Ancestral Roofs

"In Praise of Older Buildings"

Saturday, April 9, 2016

Top Down

courtesy: Flickr site - Deseronto archives
Friend Larry mentioned a name this morning, which took me straightaway to Deseronto, and the Rathbun family. The Deseronto Archives contain large numbers of photos of the early days of the town. Their Flickr site makes them accessible.

This talk by then Deseronto archivist Amanda Hill includes a poem which serves as a tour of the town at its industrial peak. One line in her presentation captures the imagination. "All these industries were owned by the Rathbun Company and nearly everyone living in Deseronto was working for the Rathbuns."

This phenomenal album on the Flickr site of the Deseronto archives gives an even better sense of the extent of the industries operated by the Rathbun family. Here's another, photos donated from the estate of Edward Wilkes Rathbun's eldest son.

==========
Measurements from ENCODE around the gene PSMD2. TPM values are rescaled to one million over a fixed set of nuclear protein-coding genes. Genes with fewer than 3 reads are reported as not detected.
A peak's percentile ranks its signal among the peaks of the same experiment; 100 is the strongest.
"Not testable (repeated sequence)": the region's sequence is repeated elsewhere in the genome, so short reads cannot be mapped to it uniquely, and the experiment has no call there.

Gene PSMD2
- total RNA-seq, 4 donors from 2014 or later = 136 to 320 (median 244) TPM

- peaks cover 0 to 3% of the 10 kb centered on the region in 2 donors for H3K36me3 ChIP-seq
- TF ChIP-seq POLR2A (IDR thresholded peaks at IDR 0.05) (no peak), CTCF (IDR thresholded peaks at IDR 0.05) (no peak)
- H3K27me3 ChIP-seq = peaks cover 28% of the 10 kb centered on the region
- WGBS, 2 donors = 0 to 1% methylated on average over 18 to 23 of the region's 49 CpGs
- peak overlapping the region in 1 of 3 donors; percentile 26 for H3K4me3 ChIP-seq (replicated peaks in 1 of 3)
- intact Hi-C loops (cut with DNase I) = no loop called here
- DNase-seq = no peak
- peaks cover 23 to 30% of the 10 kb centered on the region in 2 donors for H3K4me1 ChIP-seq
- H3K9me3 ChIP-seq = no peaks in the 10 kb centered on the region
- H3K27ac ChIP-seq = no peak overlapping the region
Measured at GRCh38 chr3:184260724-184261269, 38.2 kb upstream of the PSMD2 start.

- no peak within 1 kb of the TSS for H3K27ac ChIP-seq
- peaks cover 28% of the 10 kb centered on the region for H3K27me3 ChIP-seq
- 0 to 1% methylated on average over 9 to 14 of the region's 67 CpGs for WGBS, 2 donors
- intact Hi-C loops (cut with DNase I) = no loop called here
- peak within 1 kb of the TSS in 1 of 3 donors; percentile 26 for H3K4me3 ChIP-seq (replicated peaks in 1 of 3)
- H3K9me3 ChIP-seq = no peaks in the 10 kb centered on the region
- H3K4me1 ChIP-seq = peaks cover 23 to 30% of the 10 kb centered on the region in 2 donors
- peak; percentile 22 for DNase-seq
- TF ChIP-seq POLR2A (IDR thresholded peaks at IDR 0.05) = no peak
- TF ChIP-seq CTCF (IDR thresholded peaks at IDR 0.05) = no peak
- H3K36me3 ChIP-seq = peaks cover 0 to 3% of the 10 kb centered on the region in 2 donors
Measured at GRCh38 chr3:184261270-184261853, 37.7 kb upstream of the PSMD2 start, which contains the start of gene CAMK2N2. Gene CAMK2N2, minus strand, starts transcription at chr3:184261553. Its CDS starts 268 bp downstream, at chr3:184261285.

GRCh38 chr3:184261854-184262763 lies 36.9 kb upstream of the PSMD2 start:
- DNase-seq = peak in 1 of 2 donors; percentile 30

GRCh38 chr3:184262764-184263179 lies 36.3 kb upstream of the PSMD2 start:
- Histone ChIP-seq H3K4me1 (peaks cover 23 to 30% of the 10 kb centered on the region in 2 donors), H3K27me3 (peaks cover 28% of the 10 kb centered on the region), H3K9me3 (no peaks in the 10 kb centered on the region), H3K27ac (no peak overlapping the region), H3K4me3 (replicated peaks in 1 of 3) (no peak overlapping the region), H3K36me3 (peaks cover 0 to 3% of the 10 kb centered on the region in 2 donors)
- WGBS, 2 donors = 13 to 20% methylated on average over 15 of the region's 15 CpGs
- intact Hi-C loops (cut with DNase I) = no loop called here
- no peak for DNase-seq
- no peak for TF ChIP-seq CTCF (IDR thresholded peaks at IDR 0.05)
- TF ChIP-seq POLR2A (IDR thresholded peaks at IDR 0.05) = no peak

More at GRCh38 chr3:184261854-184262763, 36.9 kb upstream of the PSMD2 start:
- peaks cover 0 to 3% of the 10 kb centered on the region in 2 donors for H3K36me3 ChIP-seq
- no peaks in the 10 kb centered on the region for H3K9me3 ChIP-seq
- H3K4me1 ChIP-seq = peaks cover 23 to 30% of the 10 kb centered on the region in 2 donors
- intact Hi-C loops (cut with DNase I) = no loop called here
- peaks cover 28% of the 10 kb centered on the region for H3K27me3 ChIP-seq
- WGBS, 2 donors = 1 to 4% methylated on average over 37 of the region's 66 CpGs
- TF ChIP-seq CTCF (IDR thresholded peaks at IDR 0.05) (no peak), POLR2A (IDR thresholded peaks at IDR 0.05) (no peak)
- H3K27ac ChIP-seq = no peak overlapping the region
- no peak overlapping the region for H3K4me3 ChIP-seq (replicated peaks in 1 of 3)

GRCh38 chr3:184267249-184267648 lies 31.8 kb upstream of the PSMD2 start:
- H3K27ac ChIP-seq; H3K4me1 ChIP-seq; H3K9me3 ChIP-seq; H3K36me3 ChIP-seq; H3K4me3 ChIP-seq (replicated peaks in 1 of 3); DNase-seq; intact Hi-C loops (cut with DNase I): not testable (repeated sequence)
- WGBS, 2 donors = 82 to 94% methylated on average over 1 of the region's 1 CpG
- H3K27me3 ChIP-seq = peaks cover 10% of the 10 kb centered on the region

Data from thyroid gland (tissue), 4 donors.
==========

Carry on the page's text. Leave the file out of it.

I've written about Deseronto before; this post contains a few more 'memories' of the Rathbun family. This interesting article in the Whig, written by Susanna McLeod in 2014 provides a much better summary of the empire than I could put together, and instantly too.

These photos taken last fall at the foot of Mill Street show what's left.
This walking tour, created by Amanda also, will get you around town, and may even help you to appreciate a point which puzzles me.

One tiny fact in all of the material I've read about the Rathbun industrial empire in Deseronto intrigues me more than any. Rathbun's house. Rather than choose the tony neighbourhood on the hill, where he could look down on the bay, his industries and his fellow man, Rathbun chose to build his home on the south side of Dundas Street, the centre of town.

Today Rathbun Memorial Park provides shade and a seat, across the street from the site of the home. The town's war memorial occupies the site of the rambling frame Rathbun house on the edge of the hill dropping to the harbour.

From the south-facing windows (doubtless one of them would have been his study) Rathbun would have enjoyed the view of the bay, his wharves and his factories. And he could see that it was good.

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